On Wednesday March 9, eight long months after assuming the role of Principal, I finally had the opportunity to stand up in person at the lectern in the TKS Auditorium and say, “Welcome back to The Knox School.” The occasion was the VCE Information evening, although a vital session for families with students in Years 11 or 12, it is not ordinarily a highlight on any social calendar. I cannot begin to tell you how excited I was.
Following two years of ongoing disruptions to our schedule of events, months of Home Campus learning and online events, it was a genuine pleasure to see actual 3D faces and most importantly, smiles. Undoubtedly, at times we were uncertain as to what etiquette was required: do we still shake hands, or do we now nudge elbows? Is a fist pump appropriate? I am not quite sure anyone really knows anymore; however, what was beyond question, was the joy at being together – even if we were discussing the ATAR!
Over the last two years, our Home Campus learning at TKS has proven that we can find innovative and creative ways to connect with each other. At times, we have recognised that online options can have multiple benefits and can in fact be preferable on occasion, offering enhanced flexibility and allowing us to connect with colleagues and organisations all over the world from the comfort of our couch. We have certainly come to understand that our model can be changed and that we can adapt as individuals and communities.
As restrictions have begun to ease across Victoria and our campus opens up once again to the community, the School Calendar has quickly come to life again. With each week, another opportunity to welcome families and parents. With School Camps and excursions back on the agenda, our students have been delighted to head out to Camp Iluka (Year 7) and Point Leo Beach (Year 9); the House competitions are again in full swing, with Lawrence House taking first place in the House Swimming last week and also a well-earned victory yesterday in House Athletics. This is just a small taste of things to come!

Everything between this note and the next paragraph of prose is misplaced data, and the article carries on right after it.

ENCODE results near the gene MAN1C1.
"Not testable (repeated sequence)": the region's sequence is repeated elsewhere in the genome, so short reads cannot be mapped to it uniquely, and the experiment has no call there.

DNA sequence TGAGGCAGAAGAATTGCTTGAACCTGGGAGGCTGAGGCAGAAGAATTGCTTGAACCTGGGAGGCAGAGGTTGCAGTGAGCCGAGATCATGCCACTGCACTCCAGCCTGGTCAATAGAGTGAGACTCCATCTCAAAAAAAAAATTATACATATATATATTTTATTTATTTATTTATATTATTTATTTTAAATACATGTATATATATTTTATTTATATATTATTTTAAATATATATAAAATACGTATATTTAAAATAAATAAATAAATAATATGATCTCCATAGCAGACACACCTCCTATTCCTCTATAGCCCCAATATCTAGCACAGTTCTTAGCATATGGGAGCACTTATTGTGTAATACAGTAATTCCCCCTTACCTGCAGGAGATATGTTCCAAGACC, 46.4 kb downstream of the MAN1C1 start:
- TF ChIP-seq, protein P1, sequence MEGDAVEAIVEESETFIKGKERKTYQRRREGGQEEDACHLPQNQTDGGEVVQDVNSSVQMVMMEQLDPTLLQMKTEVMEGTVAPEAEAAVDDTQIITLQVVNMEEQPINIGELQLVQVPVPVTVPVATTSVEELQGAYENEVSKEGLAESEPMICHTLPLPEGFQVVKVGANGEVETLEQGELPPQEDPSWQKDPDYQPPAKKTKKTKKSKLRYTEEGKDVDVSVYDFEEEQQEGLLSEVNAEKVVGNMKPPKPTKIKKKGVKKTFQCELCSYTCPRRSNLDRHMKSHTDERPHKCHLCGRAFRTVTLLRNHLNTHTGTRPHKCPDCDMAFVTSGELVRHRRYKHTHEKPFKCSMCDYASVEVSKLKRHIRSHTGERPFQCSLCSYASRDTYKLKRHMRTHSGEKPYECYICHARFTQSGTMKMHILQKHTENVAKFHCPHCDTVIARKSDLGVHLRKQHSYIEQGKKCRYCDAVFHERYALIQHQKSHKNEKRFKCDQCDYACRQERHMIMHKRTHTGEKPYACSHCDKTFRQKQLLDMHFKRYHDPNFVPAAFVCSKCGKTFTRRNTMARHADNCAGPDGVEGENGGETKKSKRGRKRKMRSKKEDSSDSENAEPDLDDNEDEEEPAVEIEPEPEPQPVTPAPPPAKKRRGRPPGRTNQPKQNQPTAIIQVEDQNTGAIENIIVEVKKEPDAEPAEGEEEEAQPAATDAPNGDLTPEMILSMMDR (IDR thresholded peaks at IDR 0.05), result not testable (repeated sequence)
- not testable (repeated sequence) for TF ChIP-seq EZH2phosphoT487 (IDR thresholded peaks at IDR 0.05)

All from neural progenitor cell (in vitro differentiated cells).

It is events such as this which build a community. The all important milestones of which multiple memories are made. As teachers, we like to hope that our students (in many years to come) will recall the ingrained details of their classroom education, such as the vital difference between alliteration and assonance (I am forever the tragic English teacher) or perhaps the ability to recite the precise details and exact order of the periodic table; something I was proficient in circa 1994, perhaps less confident now. However, the reality is that, whilst these things are important and most definitely required, they are not usually the stuff of fond memories. As educators, we know that what will live on beyond the factual recall, will be that starring role in the school production (watch out for exciting information coming soon…) or taking out first place in the relay at House Swimming carnival and beating the Staff team in the final leg.
As we navigate our way through our new normal, we do so in the knowledge that many anxieties and fragilities still exist within our community. After two years of disruption to our well-known routines, we are still learning how simply ‘to be’ around each other. For our very youngest students, they are exploring what it means to play together, to share space and sit side-by-side. For our more senior students, re-visiting the varied social norms of communication and physically working together has been top of the agenda. Even our highly-experienced TKS staff have had to re-adjust to our new working environment and review the schedules and practices associated with life in the classroom and on campus. These things take time and manifest in diverse forms.
In many ways, the experience of the last two years has provided us with a very new perspective, a heightened awareness and appreciation of the things that matter most. Although I think it would be overly optimistic to say that we are post-pandemic, I do believe that we are entering a new era, not just for TKS, but for education in general. What we have experienced and what we have learned cannot be forgotten but can be used to enhance our model of personalised learning. The voices of our students at the centre of this discussion can only seek to widen our understanding of what is required for now and into the future.
So, for now, whilst we cannot guarantee the new sub-variant of Omicron will not reap havoc on our schedule of events or de-rail our plans for Rock Out March (now in April..) we look forward to welcoming you back onto campus and making the most of those moments of connection. Whatever occasion or event prompts your interest, a Year Level Coffee Morning, an Information Evening, or my personal highlight, Rock Out; I look forward to welcoming you back and this time, as more than just a face in a box on a screen.
Principal and Chief Executive